VISTA is the Visible and Infrared Survey Telescope for Astronomy that has been designed by the UK ATC. The design incorporates two cameras covering the visible and near-IR wavelengths. An important concern in designing the telescope and cameras is the level of stray, scattered and background light. In the IR camera, K-band (approx. 2.0-2.3 microns) thermal emission from the telescope structure contributes ~50% of the sky background. Therefore a cold baffle is necessary. Due to the large field-of-view, and size of the required optics, a cold stop is precluded. Therefore baffling is provided by a long cryostat and a system of cold baffles with a coating that must absorb in-band light but reflect thermal radiation from the cryostat window, thus reducing the thermal load on the cryostat. In addition, the temporally and spatially variable OH airglow from the atmosphere is obscured by a warm (and hence non-absorbing) annular baffle around the secondary mirror. We report here on the modelling of the scattered and background light for VISTA. The model includes accurate models for the geometry of baffles and optical surface properties of all surfaces in the system. The optical specification is taken from a ZEMAX model and imported into TracePro to generate a fully three-dimensional telescope model, with a simple dome. For both cameras the analysis has been done for the case of scattered light from a full moon at various incident angles from 0 degrees (on axis) to 65 degrees. It is shown that a reflective baffle around the secondary mirror does not significantly impair the performance of the visible camera. Ghosting from bright stars in the field has also been calculated for both cameras. Results indicate that the level of scattered and ghosts is below the limits specified for VISTA.
The design of VISTA (Visible and Infrared Survey Telescope for Astronomy) requires close interaction between the science requirements, the optical and active mechanical design of the telescope and its instrumentation with the wavefront sensing. The optical design is based on an integrated approach of the telescope with tow separate cameras, one working in the IR waveband and the other working in the Visible waveband. The large field of view (2 degrees in the visible and 1.65 degrees in the IR), the seeing-limited resolution required (FWHM of 0.4 arcsec for the visible and 0.5 arcsec for the IR), the technological advance in active telescopes and large IR arrays and the f/1 quasi Ritchey-Chretien telescope design, makes this telescope a very powerful tool in performing high resolution and large astronomical surveys. A system analysis, modeling the various sources of errors such as optical aberrations, surface errors, control errors, environmental effects and detector effects is presented in this paper.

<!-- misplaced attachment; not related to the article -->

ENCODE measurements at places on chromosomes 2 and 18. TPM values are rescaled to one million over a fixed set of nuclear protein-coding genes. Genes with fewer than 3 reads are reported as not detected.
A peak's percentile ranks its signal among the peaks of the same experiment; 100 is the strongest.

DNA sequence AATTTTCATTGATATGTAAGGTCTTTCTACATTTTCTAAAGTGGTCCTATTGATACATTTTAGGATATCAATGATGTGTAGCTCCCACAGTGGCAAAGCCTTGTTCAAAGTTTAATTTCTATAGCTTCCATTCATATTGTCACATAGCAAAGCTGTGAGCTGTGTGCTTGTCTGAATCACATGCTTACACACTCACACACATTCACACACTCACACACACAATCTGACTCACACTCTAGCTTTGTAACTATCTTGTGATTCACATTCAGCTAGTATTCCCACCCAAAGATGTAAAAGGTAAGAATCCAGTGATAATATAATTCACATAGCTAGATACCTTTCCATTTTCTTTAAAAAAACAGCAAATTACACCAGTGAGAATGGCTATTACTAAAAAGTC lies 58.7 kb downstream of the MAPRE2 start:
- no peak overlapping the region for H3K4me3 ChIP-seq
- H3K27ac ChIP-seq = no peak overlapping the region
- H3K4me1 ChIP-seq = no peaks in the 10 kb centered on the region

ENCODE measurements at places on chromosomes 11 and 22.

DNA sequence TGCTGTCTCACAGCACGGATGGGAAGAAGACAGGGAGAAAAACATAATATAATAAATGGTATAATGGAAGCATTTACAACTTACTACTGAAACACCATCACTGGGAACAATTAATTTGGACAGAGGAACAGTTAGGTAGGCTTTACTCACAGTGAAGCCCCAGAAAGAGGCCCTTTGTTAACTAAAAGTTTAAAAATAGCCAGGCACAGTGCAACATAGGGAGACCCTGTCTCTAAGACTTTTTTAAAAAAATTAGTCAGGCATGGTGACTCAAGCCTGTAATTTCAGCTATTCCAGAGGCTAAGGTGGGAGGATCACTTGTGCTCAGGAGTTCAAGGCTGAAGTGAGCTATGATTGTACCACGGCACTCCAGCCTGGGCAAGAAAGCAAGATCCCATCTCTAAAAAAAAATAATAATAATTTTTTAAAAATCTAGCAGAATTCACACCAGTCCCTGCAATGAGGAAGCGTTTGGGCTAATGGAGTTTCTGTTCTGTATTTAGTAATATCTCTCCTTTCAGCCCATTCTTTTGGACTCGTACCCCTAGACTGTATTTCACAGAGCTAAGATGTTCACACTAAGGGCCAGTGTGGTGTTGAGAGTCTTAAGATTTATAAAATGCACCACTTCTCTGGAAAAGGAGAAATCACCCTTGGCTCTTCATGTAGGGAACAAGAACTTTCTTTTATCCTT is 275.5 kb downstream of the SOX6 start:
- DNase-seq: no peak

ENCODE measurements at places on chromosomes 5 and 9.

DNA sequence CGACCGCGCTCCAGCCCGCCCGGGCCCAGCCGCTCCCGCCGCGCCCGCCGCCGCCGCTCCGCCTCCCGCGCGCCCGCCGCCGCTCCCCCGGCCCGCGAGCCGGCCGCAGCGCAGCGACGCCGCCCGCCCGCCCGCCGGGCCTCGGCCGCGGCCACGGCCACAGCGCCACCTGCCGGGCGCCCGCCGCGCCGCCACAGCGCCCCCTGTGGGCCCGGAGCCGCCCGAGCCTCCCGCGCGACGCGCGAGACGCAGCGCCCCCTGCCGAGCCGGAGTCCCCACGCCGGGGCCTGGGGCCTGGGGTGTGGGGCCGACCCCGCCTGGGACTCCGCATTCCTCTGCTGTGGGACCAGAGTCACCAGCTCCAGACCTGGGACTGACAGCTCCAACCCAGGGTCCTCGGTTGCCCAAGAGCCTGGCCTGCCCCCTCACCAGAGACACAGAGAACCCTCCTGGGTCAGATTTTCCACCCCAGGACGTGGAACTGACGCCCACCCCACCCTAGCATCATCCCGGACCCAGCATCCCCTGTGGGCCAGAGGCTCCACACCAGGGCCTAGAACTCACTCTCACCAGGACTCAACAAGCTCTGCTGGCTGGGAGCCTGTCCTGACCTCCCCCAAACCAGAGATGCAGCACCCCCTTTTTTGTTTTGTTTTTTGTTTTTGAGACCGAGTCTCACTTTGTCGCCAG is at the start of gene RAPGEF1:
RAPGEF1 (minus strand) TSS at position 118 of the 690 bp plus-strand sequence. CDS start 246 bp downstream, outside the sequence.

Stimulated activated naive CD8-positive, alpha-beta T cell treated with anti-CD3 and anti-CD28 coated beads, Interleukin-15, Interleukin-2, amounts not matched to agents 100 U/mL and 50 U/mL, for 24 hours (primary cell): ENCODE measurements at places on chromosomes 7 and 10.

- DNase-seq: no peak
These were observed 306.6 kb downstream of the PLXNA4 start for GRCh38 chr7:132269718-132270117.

New legislation requiring the monitoring and reduction of polluting gases in both Europe and the US has increased the demand for reliable and affordable Open Path Monitoring Systems, suitable for hazardous area operation. We report on the research and development of a UV Fourier-transform spectrometer based system for open path monitoring of both hazardous and environmental gases. The device has no moving parts and is designed for unattended operation. Laboratory tests have successfully detected the present of and differentiated between SO2 and H2S present in a 1 meter test cell down to 1.0 ppm.m levels. the real time response of the system allows for the use of maximum entropy modeling to predict the size and location of a gas leak. Initial field tests with open air gas releases of SO2 and H2S have verified this. The multiple gas feature of the instrument allows for additional possible applications with regards to environmental monitoring.